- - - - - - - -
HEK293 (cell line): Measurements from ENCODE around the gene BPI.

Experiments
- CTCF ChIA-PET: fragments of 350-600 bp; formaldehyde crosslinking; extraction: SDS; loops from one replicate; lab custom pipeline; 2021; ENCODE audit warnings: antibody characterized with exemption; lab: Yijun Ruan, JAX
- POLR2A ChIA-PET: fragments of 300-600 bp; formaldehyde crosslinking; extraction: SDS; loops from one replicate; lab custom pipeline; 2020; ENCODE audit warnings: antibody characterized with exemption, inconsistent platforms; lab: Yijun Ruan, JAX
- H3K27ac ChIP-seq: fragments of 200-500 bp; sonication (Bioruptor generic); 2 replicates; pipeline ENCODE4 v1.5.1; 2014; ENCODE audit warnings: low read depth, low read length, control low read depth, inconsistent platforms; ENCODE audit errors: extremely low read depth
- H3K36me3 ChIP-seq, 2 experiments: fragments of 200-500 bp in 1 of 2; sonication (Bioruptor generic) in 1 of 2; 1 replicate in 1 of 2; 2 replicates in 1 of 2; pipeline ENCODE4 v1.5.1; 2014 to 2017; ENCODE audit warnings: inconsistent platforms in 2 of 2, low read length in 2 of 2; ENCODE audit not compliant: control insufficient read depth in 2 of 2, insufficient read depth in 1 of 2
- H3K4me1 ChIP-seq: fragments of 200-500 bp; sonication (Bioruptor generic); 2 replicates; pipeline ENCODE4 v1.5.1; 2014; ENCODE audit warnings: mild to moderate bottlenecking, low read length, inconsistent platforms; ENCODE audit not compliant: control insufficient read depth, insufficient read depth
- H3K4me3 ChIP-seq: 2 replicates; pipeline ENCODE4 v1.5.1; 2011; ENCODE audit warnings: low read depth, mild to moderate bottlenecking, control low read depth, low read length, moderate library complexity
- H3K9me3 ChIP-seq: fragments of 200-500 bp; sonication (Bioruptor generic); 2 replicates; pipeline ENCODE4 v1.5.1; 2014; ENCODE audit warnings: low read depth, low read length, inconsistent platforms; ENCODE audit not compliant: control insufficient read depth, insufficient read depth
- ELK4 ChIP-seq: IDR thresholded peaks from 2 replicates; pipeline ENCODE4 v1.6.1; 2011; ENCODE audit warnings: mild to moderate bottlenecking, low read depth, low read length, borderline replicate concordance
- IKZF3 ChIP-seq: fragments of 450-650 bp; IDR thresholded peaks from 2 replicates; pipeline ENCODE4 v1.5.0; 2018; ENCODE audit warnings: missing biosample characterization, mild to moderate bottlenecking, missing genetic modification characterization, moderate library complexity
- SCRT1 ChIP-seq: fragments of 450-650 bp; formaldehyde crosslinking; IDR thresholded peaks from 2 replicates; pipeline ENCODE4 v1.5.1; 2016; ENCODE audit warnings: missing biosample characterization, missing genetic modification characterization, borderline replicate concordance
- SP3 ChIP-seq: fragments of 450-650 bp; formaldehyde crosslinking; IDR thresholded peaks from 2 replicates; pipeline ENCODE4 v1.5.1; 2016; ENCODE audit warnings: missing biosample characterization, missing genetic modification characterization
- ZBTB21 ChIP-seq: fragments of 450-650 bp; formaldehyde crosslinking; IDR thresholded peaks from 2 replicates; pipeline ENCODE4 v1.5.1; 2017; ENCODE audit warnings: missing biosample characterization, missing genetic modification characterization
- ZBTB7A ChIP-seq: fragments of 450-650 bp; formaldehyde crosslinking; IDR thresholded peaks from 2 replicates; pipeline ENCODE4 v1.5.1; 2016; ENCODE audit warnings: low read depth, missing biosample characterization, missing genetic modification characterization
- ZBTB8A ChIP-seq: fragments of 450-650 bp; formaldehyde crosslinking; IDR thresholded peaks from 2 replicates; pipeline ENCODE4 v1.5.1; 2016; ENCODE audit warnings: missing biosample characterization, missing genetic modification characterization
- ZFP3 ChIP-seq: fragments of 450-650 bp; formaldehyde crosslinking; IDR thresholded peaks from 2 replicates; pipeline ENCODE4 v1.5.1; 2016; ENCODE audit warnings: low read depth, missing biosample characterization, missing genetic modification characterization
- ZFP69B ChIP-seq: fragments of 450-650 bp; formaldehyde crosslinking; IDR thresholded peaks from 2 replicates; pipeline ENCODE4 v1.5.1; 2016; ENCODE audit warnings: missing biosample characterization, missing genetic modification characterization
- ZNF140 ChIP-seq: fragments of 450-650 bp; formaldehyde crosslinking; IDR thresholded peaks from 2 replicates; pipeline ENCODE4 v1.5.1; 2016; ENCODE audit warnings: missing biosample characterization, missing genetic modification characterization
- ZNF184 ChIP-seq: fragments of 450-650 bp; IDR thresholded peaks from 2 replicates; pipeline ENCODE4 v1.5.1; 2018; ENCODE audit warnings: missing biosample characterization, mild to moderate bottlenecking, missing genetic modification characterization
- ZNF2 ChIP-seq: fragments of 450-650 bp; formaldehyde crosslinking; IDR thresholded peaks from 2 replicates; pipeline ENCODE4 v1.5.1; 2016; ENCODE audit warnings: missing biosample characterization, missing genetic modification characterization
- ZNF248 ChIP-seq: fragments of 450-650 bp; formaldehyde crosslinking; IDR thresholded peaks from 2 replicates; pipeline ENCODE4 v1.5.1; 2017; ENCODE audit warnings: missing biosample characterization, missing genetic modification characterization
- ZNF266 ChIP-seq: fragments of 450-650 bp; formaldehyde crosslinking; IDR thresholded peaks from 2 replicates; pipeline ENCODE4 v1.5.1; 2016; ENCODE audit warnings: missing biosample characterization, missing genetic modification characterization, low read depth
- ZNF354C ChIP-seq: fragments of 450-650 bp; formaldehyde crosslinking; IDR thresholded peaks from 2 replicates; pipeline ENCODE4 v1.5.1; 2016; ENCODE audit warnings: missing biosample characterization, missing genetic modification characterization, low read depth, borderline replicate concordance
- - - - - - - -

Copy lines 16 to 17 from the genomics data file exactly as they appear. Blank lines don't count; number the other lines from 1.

- ZBTB8A ChIP-seq: fragments of 450-650 bp; formaldehyde crosslinking; IDR thresholded peaks from 2 replicates; pipeline ENCODE4 v1.5.1; 2016; ENCODE audit warnings: missing biosample characterization, missing genetic modification characterization
- ZFP3 ChIP-seq: fragments of 450-650 bp; formaldehyde crosslinking; IDR thresholded peaks from 2 replicates; pipeline ENCODE4 v1.5.1; 2016; ENCODE audit warnings: low read depth, missing biosample characterization, missing genetic modification characterization